The Garden Bird Survey
Date Posted: 10.01.2013
To further enhance the comfort of living in your own home, we thought these tips from Birdwatch Ireland about how to attract birds into your garden, would be nice for Spring.
⇒ How can I encourage birds to nest in my garden?
In the long term you can do this by planting native hedges, trees, and climbers to provide suitable sites. More immediately, you can encourage Blackbirds and thrushes by providing a platform in a sheltered position, such as behind a bush against a wall or a bunch of twigs tied around a tree trunk. Robins will choose all sorts of strange nesting places: try placing an old kettle, with the spout pointing downwards for drainage, in sheltered place.
⇒ Do I have to turn my garden into a wilderness to make it good for birds?
Not at all. A garden can easily be made to be attractive both to people and to wildlife, especially if you choose plants to provide natural foods and plenty of cover for roosting and nesting.
A lawn is a good worm-hunting ground for Blackbirds and Song Thrushes, and Starlings will happily devour pests such as leatherjackets. Even paved paths and edgings have a use: Song Thrushes may use them as ‘anvils’ to smash open snails. If you do not have suitable paving, provide a brick or flint: the thrushes will repay you by devouring your garden snails!
⇒ Which are the best trees to plant for birds?
The best trees are the ones that produce berries or seeds, as these will provide natural foods for them in autumn and winter, as well as shelter and shade all year round. If you have a large garden you can have a mix of trees, such as maples, and most conifers, and native species. If you have a small garden with only room for one tree, consider a rowan, crab apple, small weeping birch, or native hawthorn.
⇒ Which are the best shrubs to plant for the birds?
The best shrubs to provide berries for birds are pyracanthas (not the yellow-berried varieties), berberis, elder, ivy, and female varieties of holly.
⇒ Is it ok to feed birds during the summer?
While winter is the most important time to provide food for birds, it is not a problem to feed them throughout the rest of the year too, if you wish. If you do, make sure that you never leave out whole nuts, as baby birds often choke on these: always use a fine wire mesh feeder that has been designed to allow birds to feed on peanuts safely.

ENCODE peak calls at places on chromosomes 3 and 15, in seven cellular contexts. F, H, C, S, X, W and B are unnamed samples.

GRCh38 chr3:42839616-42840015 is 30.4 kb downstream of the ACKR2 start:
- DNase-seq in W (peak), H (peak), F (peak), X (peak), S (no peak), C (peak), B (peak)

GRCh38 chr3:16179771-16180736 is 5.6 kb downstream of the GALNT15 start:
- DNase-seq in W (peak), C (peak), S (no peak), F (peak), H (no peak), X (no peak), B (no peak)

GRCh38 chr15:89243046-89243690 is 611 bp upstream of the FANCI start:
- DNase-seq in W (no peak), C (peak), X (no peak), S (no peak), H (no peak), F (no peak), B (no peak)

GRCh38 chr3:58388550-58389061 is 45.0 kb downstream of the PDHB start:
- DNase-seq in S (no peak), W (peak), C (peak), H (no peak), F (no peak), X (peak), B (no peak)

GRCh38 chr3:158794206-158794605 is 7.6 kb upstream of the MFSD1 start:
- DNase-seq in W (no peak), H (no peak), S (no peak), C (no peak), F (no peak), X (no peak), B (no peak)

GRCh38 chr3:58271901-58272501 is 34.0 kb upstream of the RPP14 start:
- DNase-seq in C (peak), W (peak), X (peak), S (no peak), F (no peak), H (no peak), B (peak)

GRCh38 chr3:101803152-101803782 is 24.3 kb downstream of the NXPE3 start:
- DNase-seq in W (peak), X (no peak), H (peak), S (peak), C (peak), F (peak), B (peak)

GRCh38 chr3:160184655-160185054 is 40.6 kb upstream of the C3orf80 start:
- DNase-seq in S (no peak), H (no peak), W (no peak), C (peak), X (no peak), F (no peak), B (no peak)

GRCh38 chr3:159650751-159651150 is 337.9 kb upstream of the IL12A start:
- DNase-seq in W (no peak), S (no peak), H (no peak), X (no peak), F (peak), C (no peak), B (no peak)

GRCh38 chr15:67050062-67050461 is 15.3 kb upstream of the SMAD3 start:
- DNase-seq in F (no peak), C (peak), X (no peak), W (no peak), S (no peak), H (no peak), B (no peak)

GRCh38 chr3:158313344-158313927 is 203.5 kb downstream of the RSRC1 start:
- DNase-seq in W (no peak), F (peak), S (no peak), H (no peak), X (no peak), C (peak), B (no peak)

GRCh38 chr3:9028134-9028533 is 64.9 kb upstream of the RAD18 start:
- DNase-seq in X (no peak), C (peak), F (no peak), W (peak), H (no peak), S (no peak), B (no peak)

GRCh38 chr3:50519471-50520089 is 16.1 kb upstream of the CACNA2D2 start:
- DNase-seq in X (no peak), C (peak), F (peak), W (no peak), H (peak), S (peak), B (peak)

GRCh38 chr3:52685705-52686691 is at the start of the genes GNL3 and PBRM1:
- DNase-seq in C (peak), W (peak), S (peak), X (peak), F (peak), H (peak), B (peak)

⇒ What is the best type of food to provide for garden birds?
Many birds will happily eat a whole range of different foods. Amongst the very best are sunflower seeds, pinhead oatmeal, sultanas, raisins, currants, grated cheese, cooked potato in any form, melon seeds, stale cakes, tinned cat or dog food, chopped bacon rind, fresh coconut, suet, uncooked pastry and meal worms. If feeding peanuts, be sure only to put them in a fine wire mesh container so that large pieces cannot be taken. Never feed the birds salted peanuts; it is safest to buy only nuts with the Birdfood Standard motif. Never use desiccated coconut as this may swell up inside the bird’s stomach. Be sure to moisten very dry bread. Birds also need water, even in winter, for drinking and bathing, to keep their feathers in good condition to insulate themselves during the long, cold winter nights, so be sure to provide this for them too.
⇒ How can I stop my bird bath from freezing over?
There are several ways of keeping water free of ice:
Line the bath with plastic so that the ice can easily be lifted out.
If the bath is made of metal, place a night-light underneath.
Place a light rubber ball in the water: it should move about enough to keep the area immediately around it ice-free.
Use hot water to melt the ice. Never use chemicals.
⇒ How can I stop squirrels taking all the food from my bird table?
It is virtually impossible to keep Grey Squirrels out of gardens, but it is possible to protect a bird table from their raids if it is on a post. Cut a hole in a biscuit tin and place it, upside down, on the post a little below the table, then cut a length of plastic drainpipe and fit it over the post below the tin; the squirrel will not be able to get enough grip to get past the biscuit tin and on to the table. Note, however, that if the squirrels can leap to the table from a nearby tree or wall then this method will not work.
⇒ How can I stop my cat climbing up to my nestbox?
It is the nature of the cat to hunt and they kill huge numbers of birds in Irish gardens each year. If you have a cat, we would encourage you to keep it indoors as much as possible during the breeding season, particularly during the early morning and late evening. A good way to stop cats climbing up into nestboxes is to place barbed wire around the tree or post below the box, before the nesting season to prevent disturbance to the birds. Another deterrent is, of course a dog.
⇒ I would like nestboxes in my garden. How should I go about it?
When putting up nestboxes it is important to think about your options first:
• When and how to put the box up
• What design of box you are going to use
It is important to put the nestbox up well before nesting season, as many birds begin their search for nest sites in February. Make sure to position your box well: ideally, fix it two to five metres high on a wall, fence, or tree trunk, where predators (including cuts and squirrels) can’t reach it. Do not nail the box to a tree, but use wire or a strap. Unless the site is very sheltered, the box should face between north and south-east to avoid hot sun and the west winds.
⇒ What design of box are available?
There are two main designs for nestboxes: